Pinellas construction licensing board needs to be fixed. But how? Rodney Fischer, former executive director of the Pinellas County Construction Licensing Board Rodney, at a February meeting. His management of the agency was criticized by an inspector general's report. [SCOTT KEELER | Times]LARGO –– Everyone agrees that the Pinellas County Construction Licensing Board needs to be reformed. But no one agrees on how to do it.
LARGO –– The Pinellas County Construction Licensing Board mismanaged its finances, lacked accountability and violated its own rules, according to a scathing report released Wednesday by the county's inspector general. Pinellas County Inspector General Hector Collazo Jr.'s report outlined 93 problems with the agency responsible for protecting residents from shoddy contractors.
Now that Hurricane Irma has staggered through Florida like a drunken tourist, it is telling that the early lessons from the storm are less about life-and-death and more about quality of life. We learned the value of having generators on stand-by. Of knowing the rules of the road at intersections without signals. Of knowing your neighbors. And of pre-brewing some good coffee for the morning after the storm. It's a cycle built into natural disasters: Experience. Observe. Maybe learn. Maybe change.
Muck Rack makes it simple to find people, tweets, or articles that mention any name, keyword, company, hashtag etc. We've compiled this guide to help you make the most of your search.
Selecting a term
Start searching tweets, articles from media outlets, articles mentioned in tweets, journalists'
names, titles and bios with some suggested searches:
Companies or Topics (e.g. iPhone, Microsoft)
Phrases (e.g. "cloud computing") — use quotes to keep the terms together
Twitter handles (e.g. @username) — returns those who have mentioned or replied to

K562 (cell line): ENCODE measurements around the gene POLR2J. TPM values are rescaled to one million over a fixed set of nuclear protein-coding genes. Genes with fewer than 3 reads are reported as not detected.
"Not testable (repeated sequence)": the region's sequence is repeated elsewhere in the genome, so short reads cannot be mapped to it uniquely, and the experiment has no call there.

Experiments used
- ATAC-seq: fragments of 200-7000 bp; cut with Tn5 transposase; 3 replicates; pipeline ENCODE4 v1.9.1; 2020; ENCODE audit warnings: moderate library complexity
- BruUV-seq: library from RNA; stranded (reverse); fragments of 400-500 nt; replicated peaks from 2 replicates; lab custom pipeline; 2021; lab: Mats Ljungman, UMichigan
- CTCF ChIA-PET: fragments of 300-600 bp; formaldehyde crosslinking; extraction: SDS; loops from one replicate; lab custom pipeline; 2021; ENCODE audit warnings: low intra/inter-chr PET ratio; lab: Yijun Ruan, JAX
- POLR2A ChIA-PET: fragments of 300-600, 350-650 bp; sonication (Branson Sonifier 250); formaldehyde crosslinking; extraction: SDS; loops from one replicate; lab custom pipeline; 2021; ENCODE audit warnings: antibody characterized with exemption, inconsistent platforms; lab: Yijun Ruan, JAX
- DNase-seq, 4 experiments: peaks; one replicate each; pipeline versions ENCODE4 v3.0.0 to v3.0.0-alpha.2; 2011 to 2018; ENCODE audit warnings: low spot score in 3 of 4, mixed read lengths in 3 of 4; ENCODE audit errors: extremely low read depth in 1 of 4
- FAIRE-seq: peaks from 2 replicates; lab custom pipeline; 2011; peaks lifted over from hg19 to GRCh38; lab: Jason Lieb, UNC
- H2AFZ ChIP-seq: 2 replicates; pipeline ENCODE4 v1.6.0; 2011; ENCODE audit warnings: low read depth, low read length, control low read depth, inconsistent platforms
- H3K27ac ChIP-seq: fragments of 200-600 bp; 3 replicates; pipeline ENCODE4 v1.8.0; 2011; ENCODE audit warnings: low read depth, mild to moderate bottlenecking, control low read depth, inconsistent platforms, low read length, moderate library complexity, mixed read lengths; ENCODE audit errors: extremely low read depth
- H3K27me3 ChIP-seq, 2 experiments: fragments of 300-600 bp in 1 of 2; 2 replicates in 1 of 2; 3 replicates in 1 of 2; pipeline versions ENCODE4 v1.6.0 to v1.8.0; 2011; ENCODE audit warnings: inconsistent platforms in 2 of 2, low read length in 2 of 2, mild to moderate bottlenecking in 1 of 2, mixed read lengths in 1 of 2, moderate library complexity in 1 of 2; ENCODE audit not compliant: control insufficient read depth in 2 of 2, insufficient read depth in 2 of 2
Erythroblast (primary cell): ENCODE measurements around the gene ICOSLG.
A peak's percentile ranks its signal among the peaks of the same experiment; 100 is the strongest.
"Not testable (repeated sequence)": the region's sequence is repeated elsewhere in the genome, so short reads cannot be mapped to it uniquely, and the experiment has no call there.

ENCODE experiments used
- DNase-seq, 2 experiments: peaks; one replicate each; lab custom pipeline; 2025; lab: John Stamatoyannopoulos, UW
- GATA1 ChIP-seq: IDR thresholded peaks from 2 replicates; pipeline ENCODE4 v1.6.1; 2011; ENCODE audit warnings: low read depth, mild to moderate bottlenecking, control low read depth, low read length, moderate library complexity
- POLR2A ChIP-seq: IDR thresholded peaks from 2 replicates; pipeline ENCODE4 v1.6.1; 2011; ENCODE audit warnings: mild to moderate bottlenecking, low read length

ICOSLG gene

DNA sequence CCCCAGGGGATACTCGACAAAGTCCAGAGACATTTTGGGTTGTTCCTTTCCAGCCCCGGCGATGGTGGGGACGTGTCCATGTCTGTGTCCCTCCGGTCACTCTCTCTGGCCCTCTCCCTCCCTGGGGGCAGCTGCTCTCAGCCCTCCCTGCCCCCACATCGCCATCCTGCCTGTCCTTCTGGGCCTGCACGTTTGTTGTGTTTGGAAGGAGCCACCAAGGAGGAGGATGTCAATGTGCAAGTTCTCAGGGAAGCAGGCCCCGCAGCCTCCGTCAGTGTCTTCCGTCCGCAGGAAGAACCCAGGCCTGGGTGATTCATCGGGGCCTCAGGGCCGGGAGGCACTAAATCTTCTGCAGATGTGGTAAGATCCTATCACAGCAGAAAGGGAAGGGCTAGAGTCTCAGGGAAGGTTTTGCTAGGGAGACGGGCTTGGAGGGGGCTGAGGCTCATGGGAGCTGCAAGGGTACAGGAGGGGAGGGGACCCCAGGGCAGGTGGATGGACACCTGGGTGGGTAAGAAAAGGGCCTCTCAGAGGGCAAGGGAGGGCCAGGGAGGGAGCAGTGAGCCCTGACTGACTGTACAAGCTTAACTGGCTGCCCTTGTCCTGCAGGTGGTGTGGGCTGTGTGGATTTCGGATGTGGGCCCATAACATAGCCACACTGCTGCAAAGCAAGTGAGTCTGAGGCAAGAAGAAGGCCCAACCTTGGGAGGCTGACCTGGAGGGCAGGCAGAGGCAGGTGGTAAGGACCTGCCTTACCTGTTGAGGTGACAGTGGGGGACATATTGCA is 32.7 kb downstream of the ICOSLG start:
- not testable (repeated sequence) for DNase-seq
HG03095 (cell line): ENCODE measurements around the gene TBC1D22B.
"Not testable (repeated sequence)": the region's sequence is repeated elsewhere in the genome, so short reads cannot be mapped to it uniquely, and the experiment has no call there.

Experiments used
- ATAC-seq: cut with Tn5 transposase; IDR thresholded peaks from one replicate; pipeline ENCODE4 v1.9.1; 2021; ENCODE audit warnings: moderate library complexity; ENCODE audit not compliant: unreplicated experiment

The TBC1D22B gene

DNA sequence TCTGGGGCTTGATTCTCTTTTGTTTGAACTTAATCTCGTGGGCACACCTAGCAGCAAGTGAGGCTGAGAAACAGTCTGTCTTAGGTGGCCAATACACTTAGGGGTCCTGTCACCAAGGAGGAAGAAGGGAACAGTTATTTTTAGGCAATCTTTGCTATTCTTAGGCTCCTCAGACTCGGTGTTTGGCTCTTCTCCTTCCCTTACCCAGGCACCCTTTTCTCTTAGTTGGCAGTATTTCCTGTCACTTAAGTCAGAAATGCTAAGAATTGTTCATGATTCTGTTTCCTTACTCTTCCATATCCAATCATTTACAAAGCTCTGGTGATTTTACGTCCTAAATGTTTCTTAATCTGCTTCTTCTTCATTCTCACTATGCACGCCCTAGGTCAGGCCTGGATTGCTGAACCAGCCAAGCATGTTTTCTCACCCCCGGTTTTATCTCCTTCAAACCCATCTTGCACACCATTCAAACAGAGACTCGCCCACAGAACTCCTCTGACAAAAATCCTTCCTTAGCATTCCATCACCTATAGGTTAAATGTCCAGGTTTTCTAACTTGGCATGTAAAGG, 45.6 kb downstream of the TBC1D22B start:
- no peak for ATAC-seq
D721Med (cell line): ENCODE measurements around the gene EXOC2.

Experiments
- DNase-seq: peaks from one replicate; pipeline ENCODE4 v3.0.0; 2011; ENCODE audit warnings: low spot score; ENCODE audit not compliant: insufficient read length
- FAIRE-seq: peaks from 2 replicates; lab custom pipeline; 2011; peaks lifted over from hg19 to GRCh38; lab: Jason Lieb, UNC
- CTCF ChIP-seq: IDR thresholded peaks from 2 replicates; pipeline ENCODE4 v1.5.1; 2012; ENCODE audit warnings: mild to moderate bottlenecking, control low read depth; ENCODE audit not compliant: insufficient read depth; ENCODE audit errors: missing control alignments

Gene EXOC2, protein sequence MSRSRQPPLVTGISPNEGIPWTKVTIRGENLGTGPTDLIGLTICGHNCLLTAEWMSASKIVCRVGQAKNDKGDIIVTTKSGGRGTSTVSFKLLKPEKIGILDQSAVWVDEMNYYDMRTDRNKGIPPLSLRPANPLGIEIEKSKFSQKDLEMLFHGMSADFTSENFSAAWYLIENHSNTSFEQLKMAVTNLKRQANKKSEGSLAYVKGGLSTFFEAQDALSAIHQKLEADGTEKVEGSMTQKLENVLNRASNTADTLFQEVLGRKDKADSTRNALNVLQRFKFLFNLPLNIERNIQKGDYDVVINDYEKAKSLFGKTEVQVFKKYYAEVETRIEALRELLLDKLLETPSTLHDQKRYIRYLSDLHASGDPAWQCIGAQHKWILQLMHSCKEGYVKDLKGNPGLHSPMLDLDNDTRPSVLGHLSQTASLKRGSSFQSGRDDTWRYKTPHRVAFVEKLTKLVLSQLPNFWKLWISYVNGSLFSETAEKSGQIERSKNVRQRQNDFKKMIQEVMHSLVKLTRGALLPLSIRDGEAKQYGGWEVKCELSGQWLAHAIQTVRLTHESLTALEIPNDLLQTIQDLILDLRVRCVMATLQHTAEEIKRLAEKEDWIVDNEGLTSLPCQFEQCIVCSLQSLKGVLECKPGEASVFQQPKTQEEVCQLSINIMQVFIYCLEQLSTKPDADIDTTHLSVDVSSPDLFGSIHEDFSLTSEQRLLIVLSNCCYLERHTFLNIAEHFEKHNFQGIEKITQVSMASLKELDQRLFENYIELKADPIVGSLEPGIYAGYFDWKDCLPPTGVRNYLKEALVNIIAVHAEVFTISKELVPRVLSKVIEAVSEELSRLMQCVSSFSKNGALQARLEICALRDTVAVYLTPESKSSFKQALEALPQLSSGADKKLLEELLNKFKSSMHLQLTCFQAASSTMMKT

Names (e.g. "David Pogue")
Hashtags (e.g. #sxsw, #london2012)
Bio details (e.g. vegan, Olympics, father)
Muck Rack's Advanced Search allows for many boolean operators.
Find results that mention multiple specified terms, use AND or
+. For example, ensure each result contains both Elon Musk and Mark Zuckerberg by
searching Obama AND Romney or Obama + Romney.
Use the operators OR or , to broaden your search when you'd like either of
multiple terms to appear in results. (This is the default behavior of our search when no operators
are used.) For example, search for democrat OR republican to find results that refer to
Democrats and/or Republicans.
Use NOT or - to subtract results from your search. For
example, searching Disney will yield results about the Walt Disney Company as well as Walt Disney
World Resort. To exclude mentions of Disney World, search for Disney -World or Disney
When using one of these operators with a phrase, enclose it in quotation marks. For example, you can
find results about smartphones excluding Apple's iPhone 4S by searching smartphone -"iPhone
Exact case matching or punctuation
If you're searching for a brand name or keyword that relies on specific punctuation marks or capitalization, you can
find results that match your exact query by adding matchcase: before the keyword you're searching for, like matchcase:E*TRADE .
Use parentheses to separate multiple
boolean phrases. For example, to find journalists talking about having fun in Disney World or
Disneyland, search for ("disney world" OR disneyland) AND fun.
An asterisk can be used to search for any variation of a root word truncated by the asterisk. For example, searching for admin* will return results for administrator, administration, administer, administered, etc.
A near operator is an AND operator where you can control the distance between the words. You can vary the distance the near operation uses by adding a forward slash and number (between 0-99) such as strawberries NEAR/10 "whipped cream", which means the strawberries must exist within 10 words of "whipped cream".